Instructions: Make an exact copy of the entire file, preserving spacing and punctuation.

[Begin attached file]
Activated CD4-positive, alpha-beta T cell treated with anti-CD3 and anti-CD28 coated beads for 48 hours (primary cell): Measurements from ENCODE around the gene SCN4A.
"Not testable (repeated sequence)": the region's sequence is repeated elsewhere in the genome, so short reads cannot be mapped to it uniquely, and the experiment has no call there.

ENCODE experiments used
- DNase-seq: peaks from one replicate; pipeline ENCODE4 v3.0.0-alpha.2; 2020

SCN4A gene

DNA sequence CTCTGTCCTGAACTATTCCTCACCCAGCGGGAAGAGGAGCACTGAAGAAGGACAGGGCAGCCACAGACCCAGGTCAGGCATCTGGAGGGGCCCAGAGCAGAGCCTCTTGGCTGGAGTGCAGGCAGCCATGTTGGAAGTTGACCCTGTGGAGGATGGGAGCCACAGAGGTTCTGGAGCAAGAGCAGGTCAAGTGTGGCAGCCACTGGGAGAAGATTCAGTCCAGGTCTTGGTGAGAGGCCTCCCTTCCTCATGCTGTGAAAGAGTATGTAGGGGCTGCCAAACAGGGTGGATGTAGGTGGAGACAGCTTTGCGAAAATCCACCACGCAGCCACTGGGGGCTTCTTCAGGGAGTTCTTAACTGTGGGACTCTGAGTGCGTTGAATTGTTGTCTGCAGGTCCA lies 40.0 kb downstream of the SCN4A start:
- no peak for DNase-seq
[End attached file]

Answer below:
Activated CD4-positive, alpha-beta T cell treated with anti-CD3 and anti-CD28 coated beads for 48 hours (primary cell): Measurements from ENCODE around the gene SCN4A.
"Not testable (repeated sequence)": the region's sequence is repeated elsewhere in the genome, so short reads cannot be mapped to it uniquely, and the experiment has no call there.

ENCODE experiments used
- DNase-seq: peaks from one replicate; pipeline ENCODE4 v3.0.0-alpha.2; 2020

SCN4A gene

DNA sequence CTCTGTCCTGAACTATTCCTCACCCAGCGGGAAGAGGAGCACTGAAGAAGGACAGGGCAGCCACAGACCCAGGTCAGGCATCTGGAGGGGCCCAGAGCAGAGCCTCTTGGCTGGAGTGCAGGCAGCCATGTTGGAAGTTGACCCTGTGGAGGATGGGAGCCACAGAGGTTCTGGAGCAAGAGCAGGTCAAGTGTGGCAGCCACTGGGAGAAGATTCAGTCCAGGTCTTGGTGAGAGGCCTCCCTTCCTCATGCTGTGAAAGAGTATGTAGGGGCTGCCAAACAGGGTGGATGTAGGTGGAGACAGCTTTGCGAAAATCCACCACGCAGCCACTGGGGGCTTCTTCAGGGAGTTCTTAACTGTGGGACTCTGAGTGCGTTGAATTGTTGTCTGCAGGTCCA lies 40.0 kb downstream of the SCN4A start:
- no peak for DNase-seq